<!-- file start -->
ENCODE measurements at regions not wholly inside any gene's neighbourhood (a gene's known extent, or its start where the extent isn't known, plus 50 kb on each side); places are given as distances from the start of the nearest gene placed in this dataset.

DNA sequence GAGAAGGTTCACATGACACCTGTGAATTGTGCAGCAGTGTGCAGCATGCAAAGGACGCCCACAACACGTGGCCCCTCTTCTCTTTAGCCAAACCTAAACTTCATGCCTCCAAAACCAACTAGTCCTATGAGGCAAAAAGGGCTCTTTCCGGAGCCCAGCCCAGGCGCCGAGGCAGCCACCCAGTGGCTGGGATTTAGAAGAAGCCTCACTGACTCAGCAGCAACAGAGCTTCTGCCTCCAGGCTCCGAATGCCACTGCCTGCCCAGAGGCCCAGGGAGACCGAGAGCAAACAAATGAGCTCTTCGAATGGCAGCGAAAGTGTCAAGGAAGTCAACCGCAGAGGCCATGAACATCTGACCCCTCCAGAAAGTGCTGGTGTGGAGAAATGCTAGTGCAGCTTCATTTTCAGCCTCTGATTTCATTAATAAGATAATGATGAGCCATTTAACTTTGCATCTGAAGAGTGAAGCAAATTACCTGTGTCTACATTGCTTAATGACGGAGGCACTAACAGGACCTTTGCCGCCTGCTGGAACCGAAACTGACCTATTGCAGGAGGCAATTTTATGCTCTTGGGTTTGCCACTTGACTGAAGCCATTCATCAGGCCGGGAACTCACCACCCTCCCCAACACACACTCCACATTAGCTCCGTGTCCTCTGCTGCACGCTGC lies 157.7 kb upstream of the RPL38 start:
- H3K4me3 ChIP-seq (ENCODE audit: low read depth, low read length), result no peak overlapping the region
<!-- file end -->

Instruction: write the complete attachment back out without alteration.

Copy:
ENCODE measurements at regions not wholly inside any gene's neighbourhood (a gene's known extent, or its start where the extent isn't known, plus 50 kb on each side); places are given as distances from the start of the nearest gene placed in this dataset.

DNA sequence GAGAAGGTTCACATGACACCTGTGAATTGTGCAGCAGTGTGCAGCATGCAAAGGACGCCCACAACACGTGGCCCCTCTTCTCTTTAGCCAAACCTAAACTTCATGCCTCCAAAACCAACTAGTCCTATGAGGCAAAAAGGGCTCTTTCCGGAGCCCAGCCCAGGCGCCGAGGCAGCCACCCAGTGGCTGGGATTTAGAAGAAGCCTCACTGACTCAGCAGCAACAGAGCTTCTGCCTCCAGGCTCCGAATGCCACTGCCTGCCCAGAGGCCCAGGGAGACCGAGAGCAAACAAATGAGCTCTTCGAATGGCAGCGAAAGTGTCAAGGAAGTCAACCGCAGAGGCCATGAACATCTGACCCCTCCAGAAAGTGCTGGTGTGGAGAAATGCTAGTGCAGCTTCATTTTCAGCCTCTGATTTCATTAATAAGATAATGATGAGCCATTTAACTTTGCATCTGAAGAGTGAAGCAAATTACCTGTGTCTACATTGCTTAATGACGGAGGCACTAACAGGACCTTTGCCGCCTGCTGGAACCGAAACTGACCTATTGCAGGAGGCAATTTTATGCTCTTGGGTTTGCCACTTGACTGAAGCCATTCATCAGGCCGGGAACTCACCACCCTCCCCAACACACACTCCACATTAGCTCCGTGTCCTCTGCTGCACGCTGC lies 157.7 kb upstream of the RPL38 start:
- H3K4me3 ChIP-seq (ENCODE audit: low read depth, low read length), result no peak overlapping the region